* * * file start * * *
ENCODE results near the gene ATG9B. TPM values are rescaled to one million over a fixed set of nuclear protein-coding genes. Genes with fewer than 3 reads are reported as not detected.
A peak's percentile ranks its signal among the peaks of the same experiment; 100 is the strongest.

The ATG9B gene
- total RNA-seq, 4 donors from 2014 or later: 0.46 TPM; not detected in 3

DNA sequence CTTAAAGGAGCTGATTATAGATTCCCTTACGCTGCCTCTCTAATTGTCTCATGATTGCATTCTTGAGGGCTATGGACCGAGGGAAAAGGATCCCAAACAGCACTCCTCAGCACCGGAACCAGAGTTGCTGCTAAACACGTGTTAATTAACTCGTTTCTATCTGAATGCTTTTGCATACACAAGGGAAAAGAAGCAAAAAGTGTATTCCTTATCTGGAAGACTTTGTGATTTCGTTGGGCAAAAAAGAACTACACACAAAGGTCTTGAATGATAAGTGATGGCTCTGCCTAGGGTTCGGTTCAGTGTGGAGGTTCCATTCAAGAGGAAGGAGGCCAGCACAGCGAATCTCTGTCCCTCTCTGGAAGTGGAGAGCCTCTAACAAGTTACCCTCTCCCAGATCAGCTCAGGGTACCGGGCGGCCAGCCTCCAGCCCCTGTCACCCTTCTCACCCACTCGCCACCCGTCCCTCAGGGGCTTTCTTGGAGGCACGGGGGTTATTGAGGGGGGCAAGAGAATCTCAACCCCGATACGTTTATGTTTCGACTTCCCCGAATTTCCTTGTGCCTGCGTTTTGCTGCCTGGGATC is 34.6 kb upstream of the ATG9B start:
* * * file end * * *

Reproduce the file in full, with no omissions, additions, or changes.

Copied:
ENCODE results near the gene ATG9B. TPM values are rescaled to one million over a fixed set of nuclear protein-coding genes. Genes with fewer than 3 reads are reported as not detected.
A peak's percentile ranks its signal among the peaks of the same experiment; 100 is the strongest.

The ATG9B gene
- total RNA-seq, 4 donors from 2014 or later: 0.46 TPM; not detected in 3

DNA sequence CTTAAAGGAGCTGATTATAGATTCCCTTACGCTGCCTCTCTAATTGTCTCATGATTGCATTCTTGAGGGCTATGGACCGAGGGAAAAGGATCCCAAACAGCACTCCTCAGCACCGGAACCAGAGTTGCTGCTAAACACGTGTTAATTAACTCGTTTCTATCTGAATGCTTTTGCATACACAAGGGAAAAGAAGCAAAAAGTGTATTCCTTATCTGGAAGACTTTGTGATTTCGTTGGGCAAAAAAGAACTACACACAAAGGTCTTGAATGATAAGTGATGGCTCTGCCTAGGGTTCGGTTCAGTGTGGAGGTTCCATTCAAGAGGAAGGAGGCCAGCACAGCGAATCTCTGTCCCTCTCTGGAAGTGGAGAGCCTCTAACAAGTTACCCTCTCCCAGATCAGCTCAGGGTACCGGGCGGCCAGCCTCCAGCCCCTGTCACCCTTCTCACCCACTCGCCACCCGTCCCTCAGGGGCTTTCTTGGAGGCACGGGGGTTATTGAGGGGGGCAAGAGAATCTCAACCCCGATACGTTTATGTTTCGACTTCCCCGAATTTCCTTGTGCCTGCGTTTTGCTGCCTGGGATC is 34.6 kb upstream of the ATG9B start: